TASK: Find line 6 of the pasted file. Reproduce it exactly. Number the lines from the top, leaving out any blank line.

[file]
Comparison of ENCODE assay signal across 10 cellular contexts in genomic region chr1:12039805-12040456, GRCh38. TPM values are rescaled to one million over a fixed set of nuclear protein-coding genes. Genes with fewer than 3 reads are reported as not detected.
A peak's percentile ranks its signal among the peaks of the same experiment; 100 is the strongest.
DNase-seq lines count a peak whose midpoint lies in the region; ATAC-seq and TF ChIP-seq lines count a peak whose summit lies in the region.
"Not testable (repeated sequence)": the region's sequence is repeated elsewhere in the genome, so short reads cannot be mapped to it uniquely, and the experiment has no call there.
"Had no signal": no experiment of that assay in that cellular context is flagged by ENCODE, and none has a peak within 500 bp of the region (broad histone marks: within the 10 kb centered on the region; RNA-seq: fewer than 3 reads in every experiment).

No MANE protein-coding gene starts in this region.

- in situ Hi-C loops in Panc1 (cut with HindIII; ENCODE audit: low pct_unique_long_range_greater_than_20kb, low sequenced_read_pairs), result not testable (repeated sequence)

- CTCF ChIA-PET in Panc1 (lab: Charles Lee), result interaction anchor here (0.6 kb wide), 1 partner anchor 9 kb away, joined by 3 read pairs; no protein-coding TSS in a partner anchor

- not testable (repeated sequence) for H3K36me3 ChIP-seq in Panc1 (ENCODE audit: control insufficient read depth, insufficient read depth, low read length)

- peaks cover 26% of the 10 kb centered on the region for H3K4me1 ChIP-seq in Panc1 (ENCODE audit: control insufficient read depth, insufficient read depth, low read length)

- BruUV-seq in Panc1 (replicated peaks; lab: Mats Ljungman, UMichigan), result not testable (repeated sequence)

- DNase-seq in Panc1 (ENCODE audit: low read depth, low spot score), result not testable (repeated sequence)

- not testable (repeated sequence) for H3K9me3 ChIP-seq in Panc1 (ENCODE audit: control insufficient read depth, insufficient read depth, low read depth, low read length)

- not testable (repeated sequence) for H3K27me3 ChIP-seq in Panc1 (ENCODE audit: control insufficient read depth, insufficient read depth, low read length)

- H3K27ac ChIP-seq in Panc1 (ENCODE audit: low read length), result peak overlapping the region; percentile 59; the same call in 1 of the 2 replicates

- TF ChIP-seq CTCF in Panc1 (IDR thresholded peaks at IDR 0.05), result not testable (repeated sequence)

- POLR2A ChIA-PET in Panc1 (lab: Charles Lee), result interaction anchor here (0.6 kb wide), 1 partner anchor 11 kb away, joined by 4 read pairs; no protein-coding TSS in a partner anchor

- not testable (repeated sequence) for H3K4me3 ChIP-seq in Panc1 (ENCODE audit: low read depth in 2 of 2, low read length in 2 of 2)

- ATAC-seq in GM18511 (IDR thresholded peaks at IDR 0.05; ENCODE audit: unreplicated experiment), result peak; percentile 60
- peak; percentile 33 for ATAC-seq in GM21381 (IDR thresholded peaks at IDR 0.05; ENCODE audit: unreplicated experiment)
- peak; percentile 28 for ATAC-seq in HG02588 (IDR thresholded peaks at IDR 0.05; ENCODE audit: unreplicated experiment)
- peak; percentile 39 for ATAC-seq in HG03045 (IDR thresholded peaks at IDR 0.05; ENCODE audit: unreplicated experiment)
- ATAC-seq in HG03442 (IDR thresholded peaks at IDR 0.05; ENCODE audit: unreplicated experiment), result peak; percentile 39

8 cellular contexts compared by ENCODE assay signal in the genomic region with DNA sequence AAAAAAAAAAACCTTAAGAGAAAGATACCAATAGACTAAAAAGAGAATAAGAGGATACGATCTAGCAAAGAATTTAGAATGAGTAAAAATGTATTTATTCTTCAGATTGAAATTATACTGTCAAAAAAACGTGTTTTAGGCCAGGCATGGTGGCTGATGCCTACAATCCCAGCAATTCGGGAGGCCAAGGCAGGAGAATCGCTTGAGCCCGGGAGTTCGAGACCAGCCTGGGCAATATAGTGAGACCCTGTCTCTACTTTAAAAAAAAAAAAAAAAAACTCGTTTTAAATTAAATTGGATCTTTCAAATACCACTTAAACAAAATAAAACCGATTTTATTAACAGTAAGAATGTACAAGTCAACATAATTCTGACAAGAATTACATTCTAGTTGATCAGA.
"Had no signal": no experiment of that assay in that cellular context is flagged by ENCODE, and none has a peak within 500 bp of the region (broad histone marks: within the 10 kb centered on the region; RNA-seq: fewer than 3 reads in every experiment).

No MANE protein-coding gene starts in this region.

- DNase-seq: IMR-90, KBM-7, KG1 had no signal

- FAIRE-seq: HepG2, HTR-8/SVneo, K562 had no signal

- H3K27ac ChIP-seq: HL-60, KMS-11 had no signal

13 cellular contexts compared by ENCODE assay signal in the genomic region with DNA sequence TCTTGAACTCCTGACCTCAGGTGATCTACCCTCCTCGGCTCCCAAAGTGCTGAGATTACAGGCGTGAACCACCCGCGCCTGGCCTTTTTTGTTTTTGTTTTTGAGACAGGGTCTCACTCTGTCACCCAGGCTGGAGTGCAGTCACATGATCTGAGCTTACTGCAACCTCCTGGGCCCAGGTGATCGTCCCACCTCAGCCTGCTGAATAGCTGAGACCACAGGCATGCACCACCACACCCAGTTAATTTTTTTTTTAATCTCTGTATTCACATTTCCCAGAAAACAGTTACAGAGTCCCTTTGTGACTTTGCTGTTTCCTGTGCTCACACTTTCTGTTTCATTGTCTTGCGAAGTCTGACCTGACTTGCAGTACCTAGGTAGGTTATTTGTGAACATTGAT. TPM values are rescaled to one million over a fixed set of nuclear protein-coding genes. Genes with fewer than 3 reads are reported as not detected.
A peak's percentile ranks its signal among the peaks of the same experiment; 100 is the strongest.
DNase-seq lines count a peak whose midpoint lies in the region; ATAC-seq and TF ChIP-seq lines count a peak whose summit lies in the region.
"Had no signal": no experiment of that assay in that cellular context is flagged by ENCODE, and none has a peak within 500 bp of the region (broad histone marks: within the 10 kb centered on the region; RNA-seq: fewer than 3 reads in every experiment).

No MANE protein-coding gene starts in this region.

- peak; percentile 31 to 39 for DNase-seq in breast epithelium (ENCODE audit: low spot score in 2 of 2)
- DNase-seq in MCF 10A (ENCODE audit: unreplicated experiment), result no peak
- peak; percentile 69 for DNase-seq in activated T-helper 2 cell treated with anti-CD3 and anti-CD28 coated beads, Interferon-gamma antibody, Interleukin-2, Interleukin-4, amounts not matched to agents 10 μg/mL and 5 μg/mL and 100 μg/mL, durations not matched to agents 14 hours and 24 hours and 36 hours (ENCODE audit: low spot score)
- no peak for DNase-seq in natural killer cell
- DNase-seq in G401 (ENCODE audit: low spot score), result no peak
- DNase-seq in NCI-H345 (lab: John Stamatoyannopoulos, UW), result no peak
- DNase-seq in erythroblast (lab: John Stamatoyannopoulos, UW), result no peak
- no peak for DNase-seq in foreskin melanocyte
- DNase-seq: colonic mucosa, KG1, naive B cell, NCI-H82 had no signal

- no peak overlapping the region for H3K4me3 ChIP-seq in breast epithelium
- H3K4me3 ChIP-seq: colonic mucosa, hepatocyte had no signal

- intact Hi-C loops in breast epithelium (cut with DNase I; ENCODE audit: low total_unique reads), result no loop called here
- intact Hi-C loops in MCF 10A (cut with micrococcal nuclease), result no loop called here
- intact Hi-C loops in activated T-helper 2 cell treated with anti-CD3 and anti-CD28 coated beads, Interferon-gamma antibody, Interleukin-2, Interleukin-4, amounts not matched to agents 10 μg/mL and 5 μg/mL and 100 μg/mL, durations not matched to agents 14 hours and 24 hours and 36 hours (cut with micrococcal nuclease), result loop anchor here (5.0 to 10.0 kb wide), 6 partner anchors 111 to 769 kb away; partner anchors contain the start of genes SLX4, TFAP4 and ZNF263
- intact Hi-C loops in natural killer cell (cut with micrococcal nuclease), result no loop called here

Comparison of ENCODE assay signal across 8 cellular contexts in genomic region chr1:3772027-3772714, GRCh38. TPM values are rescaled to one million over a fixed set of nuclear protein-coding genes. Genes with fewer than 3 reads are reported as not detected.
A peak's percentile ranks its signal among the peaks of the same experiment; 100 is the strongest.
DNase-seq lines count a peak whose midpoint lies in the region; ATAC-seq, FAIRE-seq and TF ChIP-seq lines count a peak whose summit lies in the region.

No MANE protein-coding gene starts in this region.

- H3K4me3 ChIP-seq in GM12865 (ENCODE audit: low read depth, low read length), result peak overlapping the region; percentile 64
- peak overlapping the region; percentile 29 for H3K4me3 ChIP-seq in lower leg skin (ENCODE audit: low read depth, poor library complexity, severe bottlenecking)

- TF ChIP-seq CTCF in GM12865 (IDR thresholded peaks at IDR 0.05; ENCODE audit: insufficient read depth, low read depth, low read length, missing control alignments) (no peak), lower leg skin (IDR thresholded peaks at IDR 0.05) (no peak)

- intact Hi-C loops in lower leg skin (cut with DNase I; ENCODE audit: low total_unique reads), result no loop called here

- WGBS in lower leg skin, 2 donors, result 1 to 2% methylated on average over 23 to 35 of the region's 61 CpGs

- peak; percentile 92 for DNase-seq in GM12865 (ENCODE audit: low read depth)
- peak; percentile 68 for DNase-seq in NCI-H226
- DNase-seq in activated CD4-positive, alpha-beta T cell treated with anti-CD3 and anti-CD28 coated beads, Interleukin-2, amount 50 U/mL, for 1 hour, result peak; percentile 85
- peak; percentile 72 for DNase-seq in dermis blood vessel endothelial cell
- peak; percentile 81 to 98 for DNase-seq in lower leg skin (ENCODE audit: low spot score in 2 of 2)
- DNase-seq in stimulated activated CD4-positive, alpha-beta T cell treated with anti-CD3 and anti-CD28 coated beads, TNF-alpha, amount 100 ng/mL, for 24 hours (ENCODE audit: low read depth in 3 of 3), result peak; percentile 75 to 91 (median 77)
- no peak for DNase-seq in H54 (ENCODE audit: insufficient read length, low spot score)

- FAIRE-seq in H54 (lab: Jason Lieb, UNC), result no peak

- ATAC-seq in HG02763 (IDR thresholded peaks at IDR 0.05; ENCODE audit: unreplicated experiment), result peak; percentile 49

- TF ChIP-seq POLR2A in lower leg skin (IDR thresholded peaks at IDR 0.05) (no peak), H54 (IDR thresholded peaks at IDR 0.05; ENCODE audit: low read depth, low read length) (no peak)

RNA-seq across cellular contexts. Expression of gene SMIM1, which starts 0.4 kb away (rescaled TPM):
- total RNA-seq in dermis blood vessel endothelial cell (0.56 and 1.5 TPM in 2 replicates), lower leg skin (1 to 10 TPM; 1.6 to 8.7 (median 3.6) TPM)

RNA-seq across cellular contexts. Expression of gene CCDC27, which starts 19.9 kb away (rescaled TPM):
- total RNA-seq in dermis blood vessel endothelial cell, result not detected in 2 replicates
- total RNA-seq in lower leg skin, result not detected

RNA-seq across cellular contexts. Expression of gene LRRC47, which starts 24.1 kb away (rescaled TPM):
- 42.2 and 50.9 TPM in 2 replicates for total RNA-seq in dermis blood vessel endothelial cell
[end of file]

No MANE protein-coding gene starts in this region.